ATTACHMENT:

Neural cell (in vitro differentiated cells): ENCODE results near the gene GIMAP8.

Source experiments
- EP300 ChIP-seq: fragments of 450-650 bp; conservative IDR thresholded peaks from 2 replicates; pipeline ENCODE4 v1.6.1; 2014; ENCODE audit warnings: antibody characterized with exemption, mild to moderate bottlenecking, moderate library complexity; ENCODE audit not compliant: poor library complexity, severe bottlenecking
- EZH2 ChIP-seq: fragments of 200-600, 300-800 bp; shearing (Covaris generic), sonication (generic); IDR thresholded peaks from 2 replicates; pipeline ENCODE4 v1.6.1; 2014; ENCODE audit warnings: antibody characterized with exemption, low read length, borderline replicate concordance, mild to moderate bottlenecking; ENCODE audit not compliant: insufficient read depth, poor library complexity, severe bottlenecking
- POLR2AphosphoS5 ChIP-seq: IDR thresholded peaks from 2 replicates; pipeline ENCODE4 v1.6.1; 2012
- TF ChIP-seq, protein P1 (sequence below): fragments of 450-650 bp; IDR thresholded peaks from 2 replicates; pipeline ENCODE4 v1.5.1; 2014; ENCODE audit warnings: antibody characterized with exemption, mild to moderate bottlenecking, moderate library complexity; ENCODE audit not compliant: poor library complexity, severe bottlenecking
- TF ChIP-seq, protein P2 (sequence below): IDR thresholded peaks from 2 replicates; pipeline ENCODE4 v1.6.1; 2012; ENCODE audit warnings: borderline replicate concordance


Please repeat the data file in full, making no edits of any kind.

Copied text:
Neural cell (in vitro differentiated cells): ENCODE results near the gene GIMAP8.

Source experiments
- EP300 ChIP-seq: fragments of 450-650 bp; conservative IDR thresholded peaks from 2 replicates; pipeline ENCODE4 v1.6.1; 2014; ENCODE audit warnings: antibody characterized with exemption, mild to moderate bottlenecking, moderate library complexity; ENCODE audit not compliant: poor library complexity, severe bottlenecking
- EZH2 ChIP-seq: fragments of 200-600, 300-800 bp; shearing (Covaris generic), sonication (generic); IDR thresholded peaks from 2 replicates; pipeline ENCODE4 v1.6.1; 2014; ENCODE audit warnings: antibody characterized with exemption, low read length, borderline replicate concordance, mild to moderate bottlenecking; ENCODE audit not compliant: insufficient read depth, poor library complexity, severe bottlenecking
- POLR2AphosphoS5 ChIP-seq: IDR thresholded peaks from 2 replicates; pipeline ENCODE4 v1.6.1; 2012
- TF ChIP-seq, protein P1 (sequence below): fragments of 450-650 bp; IDR thresholded peaks from 2 replicates; pipeline ENCODE4 v1.5.1; 2014; ENCODE audit warnings: antibody characterized with exemption, mild to moderate bottlenecking, moderate library complexity; ENCODE audit not compliant: poor library complexity, severe bottlenecking
- TF ChIP-seq, protein P2 (sequence below): IDR thresholded peaks from 2 replicates; pipeline ENCODE4 v1.6.1; 2012; ENCODE audit warnings: borderline replicate concordance